Orthodox Perspectives on Peace, War and Violence

[abstract: Recent international conferences on Orthodox peace ethics held in Bucharest (Romania), Leros (Greece) and Saidnaya (Syria) drew participants from around the world and provided unique opportunities for Orthodox scholars to reflect on common themes such as peacemaking, the definition of “just peace” and the moral and spiritual challenges posed by warfare and the use of violence in a variety of contexts. Though the consultations revealed diversity on many dimensions of the application of Orthodox tradition, a point of consensus was that Eastern Christianity interprets issues of war and peace in distinctive ways that do not align perfectly with the dominant categories of Christianity in the West. The experience and teaching of Orthodox Christianity do not fit neatly within the familiar categories of pacifism, just war theory and holy war. Instead, they provide pastoral resources for the pursuit of a dynamic praxis of peace, the manifestation of which takes various forms in light of the set of circumstances that the Orthodox community faces.1 This article will describe the distinctive characteristics of Orthodox moral theology's understanding of peace, war and violence in the context of the church's theology, canon law and liturgical life.]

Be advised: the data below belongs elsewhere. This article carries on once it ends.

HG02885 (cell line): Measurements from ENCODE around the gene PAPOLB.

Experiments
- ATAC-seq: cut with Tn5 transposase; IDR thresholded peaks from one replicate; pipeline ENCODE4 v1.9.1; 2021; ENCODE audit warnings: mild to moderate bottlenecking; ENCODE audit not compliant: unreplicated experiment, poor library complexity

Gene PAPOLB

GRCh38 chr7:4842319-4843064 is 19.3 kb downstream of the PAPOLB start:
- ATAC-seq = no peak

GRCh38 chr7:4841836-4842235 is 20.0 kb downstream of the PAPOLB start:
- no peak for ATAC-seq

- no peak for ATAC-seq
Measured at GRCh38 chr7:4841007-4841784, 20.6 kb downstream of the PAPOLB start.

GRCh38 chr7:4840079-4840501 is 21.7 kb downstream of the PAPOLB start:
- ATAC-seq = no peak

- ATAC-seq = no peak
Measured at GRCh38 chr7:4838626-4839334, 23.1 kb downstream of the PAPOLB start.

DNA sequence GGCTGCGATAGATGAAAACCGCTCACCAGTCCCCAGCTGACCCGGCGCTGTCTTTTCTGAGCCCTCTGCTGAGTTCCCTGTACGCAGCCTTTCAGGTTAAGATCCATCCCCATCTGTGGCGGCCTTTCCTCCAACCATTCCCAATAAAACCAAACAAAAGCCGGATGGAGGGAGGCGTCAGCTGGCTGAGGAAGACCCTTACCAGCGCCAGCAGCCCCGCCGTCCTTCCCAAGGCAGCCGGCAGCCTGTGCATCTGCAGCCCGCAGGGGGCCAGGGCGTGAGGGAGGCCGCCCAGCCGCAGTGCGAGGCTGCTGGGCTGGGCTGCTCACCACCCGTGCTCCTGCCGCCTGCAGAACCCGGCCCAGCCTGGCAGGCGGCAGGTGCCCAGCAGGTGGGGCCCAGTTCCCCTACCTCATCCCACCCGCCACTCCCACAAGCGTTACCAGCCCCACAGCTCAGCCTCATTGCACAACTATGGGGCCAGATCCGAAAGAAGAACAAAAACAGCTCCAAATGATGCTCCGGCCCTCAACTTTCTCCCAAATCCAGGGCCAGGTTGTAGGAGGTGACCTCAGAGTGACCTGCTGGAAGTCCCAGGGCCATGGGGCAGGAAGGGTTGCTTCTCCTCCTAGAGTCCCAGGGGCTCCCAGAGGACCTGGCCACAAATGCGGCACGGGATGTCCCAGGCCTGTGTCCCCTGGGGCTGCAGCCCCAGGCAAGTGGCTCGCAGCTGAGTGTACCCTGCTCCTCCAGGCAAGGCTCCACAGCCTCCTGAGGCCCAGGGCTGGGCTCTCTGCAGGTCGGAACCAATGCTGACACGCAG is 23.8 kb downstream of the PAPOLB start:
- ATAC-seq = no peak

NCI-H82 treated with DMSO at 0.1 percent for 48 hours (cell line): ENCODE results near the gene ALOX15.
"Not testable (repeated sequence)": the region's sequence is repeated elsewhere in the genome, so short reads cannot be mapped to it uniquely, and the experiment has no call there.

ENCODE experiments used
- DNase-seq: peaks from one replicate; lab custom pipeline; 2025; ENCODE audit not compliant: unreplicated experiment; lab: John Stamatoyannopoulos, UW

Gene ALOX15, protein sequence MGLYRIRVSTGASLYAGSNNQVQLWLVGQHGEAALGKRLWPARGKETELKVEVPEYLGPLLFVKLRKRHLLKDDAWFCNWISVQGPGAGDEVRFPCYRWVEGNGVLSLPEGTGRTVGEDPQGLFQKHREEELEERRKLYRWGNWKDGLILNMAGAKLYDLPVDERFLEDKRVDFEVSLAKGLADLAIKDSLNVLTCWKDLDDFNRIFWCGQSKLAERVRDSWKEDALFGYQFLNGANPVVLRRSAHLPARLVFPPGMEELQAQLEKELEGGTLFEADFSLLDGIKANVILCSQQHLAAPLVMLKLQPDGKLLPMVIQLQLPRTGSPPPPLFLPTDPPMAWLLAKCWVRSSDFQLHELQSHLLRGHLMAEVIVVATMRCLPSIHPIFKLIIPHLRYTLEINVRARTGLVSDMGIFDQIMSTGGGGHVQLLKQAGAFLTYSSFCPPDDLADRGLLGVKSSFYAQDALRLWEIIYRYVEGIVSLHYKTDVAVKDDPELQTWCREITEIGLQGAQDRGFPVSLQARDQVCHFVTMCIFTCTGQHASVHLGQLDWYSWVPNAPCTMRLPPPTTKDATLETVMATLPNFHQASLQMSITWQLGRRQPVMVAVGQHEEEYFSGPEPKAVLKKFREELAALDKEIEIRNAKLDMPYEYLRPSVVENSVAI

In 1968, a Syndesmos General Assembly took place at the very moment that the established order in Western Europe seemed about to...
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Chapter 1

HOW TO USE THIS RESOURCE BOOK To whom the Book is addressed The Syndesmos Orthodox Resource Book on War, Peace and Nationalism...
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Peace and Tolerance

Address to the Conference on Peace and Tolerance By His All-Holiness Ecumenical Patriarch Bartholemeos, Istanbul, Turkey, February 8th, 1994 Greetings to all...
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